Effect of cold acclimation and rapid cold-hardening on the survival of Spodoptera frugiperda (J.E. Smith) (Lepidoptera: Noctuidae) under cold stress.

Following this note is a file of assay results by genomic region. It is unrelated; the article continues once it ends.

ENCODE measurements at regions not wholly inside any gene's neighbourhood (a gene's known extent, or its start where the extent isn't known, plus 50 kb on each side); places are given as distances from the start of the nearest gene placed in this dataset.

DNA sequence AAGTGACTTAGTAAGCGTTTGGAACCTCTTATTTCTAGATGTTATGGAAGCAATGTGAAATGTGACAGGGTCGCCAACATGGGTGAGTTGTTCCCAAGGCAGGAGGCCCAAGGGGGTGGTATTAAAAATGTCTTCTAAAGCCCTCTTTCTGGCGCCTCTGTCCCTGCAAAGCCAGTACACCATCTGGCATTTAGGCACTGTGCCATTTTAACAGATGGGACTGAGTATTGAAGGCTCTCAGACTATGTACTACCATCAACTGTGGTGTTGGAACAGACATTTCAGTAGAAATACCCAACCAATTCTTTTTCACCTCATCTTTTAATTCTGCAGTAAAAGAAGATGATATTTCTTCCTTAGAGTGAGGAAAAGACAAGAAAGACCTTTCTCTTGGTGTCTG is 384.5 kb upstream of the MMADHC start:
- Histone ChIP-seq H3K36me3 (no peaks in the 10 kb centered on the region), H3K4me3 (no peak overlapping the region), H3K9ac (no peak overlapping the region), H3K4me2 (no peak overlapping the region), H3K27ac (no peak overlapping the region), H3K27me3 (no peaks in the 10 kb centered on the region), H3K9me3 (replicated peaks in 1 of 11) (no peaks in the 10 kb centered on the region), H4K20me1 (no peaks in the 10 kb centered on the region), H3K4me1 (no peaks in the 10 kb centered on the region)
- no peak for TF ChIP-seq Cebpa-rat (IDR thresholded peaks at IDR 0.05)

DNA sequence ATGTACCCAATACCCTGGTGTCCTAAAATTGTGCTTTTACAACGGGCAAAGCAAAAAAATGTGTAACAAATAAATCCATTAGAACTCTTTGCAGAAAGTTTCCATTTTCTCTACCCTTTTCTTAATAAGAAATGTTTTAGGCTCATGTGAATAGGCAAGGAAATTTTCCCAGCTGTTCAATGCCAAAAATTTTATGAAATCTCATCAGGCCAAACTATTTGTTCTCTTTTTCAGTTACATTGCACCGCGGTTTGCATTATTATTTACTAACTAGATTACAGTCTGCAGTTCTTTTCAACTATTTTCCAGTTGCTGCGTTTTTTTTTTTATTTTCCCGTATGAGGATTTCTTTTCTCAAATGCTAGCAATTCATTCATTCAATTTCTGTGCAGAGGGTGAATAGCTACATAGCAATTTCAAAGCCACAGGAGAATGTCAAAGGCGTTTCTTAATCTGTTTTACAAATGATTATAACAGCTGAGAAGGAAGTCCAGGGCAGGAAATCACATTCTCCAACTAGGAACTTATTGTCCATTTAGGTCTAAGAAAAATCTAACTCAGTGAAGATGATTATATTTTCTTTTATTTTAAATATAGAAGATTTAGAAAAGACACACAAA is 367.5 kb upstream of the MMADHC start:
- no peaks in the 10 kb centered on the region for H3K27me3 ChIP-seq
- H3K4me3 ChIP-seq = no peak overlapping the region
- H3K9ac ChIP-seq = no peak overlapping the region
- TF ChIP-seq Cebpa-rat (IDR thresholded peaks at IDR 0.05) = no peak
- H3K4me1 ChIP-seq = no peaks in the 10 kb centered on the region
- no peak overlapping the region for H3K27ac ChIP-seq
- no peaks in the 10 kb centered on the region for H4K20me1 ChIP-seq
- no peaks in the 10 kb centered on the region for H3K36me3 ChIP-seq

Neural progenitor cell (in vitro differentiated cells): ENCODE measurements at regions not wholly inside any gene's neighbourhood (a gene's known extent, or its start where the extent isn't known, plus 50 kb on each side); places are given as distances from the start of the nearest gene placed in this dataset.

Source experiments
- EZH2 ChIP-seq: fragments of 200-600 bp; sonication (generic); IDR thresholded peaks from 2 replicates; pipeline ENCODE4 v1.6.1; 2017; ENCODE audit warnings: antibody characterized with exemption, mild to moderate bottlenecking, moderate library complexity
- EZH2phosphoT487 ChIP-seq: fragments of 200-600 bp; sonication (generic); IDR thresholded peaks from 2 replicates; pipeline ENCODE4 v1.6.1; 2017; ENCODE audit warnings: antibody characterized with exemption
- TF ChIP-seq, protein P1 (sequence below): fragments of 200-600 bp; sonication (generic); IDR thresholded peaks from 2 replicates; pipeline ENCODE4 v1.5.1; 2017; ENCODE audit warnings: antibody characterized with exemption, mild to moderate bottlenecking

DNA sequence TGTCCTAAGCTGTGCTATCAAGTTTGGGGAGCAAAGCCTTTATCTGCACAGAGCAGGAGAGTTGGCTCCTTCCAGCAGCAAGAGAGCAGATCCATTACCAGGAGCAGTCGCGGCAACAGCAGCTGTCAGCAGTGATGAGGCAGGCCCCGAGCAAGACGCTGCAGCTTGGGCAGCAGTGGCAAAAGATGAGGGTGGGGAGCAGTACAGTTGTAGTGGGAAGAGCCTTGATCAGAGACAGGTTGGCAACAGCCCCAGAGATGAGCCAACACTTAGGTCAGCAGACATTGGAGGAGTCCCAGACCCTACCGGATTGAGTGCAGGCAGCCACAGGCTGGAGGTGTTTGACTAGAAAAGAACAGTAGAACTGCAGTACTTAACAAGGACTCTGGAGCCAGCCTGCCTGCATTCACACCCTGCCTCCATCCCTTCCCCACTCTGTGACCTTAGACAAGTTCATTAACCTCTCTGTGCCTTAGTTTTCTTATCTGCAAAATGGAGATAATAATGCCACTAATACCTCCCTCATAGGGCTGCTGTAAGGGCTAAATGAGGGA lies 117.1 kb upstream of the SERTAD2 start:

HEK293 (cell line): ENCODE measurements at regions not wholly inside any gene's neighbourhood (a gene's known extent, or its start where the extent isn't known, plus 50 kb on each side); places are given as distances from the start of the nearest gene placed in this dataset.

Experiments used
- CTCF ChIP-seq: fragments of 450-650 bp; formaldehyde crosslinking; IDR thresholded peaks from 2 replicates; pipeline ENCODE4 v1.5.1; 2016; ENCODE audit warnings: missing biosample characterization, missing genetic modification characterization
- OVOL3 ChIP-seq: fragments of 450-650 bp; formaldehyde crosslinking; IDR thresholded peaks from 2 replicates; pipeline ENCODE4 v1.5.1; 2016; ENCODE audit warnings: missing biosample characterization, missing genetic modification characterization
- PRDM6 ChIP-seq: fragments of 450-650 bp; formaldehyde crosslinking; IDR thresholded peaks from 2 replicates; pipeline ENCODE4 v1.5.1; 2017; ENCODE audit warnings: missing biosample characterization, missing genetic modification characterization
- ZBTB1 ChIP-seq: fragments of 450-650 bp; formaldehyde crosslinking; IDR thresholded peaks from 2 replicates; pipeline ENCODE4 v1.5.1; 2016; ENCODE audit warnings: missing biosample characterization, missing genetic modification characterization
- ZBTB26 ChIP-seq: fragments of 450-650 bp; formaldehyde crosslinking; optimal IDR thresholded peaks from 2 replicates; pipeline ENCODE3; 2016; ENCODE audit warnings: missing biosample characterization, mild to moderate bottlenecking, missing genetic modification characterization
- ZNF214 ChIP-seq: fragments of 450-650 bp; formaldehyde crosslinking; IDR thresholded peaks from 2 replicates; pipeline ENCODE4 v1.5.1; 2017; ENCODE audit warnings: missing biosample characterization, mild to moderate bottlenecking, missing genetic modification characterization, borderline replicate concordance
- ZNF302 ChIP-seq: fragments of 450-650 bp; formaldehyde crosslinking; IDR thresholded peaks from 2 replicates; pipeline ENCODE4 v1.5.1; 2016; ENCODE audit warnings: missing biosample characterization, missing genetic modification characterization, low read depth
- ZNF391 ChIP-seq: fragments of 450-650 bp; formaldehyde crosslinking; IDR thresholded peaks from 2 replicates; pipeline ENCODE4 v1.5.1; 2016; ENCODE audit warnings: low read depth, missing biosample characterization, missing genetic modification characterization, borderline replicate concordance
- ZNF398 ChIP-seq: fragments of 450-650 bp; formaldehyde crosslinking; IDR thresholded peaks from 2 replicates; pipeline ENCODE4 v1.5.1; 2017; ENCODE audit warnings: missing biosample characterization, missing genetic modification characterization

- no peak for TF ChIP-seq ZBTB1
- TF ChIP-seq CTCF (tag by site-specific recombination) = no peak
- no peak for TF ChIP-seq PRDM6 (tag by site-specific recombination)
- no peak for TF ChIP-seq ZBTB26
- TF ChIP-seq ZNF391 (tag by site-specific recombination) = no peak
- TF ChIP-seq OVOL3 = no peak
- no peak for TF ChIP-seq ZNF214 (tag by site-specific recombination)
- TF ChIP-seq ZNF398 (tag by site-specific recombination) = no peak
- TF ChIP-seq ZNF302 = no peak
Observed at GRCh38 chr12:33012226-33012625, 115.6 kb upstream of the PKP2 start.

Spodoptera frugiperda is a highly invasive pest species that recently invaded Africa and Asia causing severe economic losses, primarily related to corn and rice crops. Temperature is one of the most important environmental factors that influence the invasion of pests into new habitats. However, little is known regarding the thermal tolerance characteristics of invasive S. frugiperda. Thus, we investigated the response of four developmental stages of S. frugiperda (i.e., eggs, third and sixth instar larvae, and pupae) to cold acclimation (CA) and rapid cold-hardening (RCH). All individuals suffered high mortality with 24-h temperature treatments at <-5°C and >35°C. The CA treatment significantly increased the survival rate of the eggs and third instar larvae, although it did not affect the sixth instar larvae and it decreased the pupation rate. The RCH treatment at 5°C for 5 h or 2°C for 2 h increased the cold tolerance capabilities of the third and sixth instar larvae, respectively. Thus, the larval stage appears to be crucial for the cold tolerance of S. frugiperda. Our findings improve the current understanding of the cold tolerance characteristics of S. frugiperda and indicate its potential for survival in the newly invaded temperate regions of Asia.